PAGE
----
The discovery

June 16, 2004 — Excavation director, Nick Card, examines the geophysics scan results during the initial excavations on the Ness of Brodgar. (Sigurd Towrie)
June 16, 2004 — Excavation director, Nick Card, examines the geophysics scan results during the initial excavations on the Ness of Brodgar. (Sigurd Towrie)

 

The stone that started it all! The notched stone The stone that started it all! The notched stone ploughed up in April 2003. (Sigurd Towrie)
The stone that started it all! The notched stone ploughed up in April 2003. (Sigurd Towrie)

In 2002, a geophysical survey — part of the Orkney World Heritage Site Geophysics Programme — revealed a huge complex of anomalies, “indicative of settlement”, covering an area of 2.5 hectares on the south-eastern end of the Ness.

The sheer concentration of anomalies, and the variation, astonished the archaeologists.

Then, in April 2003, a large, notched stone slab was ploughed up in a field on the south-east of the Ness, on the low ridge between the Stones of Stenness and the Ring of Brodgar.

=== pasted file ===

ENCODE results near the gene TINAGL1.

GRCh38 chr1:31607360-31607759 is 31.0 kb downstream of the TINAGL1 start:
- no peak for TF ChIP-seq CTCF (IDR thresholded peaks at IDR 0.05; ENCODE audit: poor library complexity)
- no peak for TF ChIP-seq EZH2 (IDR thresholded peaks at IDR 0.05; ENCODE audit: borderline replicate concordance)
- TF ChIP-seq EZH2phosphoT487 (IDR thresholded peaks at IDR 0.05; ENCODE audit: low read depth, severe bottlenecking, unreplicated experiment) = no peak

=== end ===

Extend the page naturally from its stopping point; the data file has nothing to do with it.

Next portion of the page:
As it was thought the stone was part of a Bronze Age burial cist, and therefore there was the possibility that human remains had been disturbed, a rescue excavation was undertaken by Beverley Ballin-Smith and Gert Petersen, from the Glasgow University Research Division.

Carol Hoey and Gert Peterson reveals the corner of Structure One for the first time in millennia. (Sigurd Towrie)
Carol Hoey and Gert Petersen reveal the corner of Structure One for the first time in millennia. (Sigurd Towrie)

Their trench, however, revealed part of a large rectangular building (Structure One), similar to House Two at the nearby Barnhouse Neolithic Village.

The discovery led to a resistivity survey to try to define the extent of the built archaeology and complement the initial gradiometer survey.

The results of these two surveys confirmed that something large and complex lay under the soil, so further investigations began.

In 2004, eight test-trenches were placed across the site to examine the nature, depth and extent of the suspected archaeological deposits.

They confirmed that much of the mounded ridge is artificial, comprising structures and middens, all dating from the Neolithic.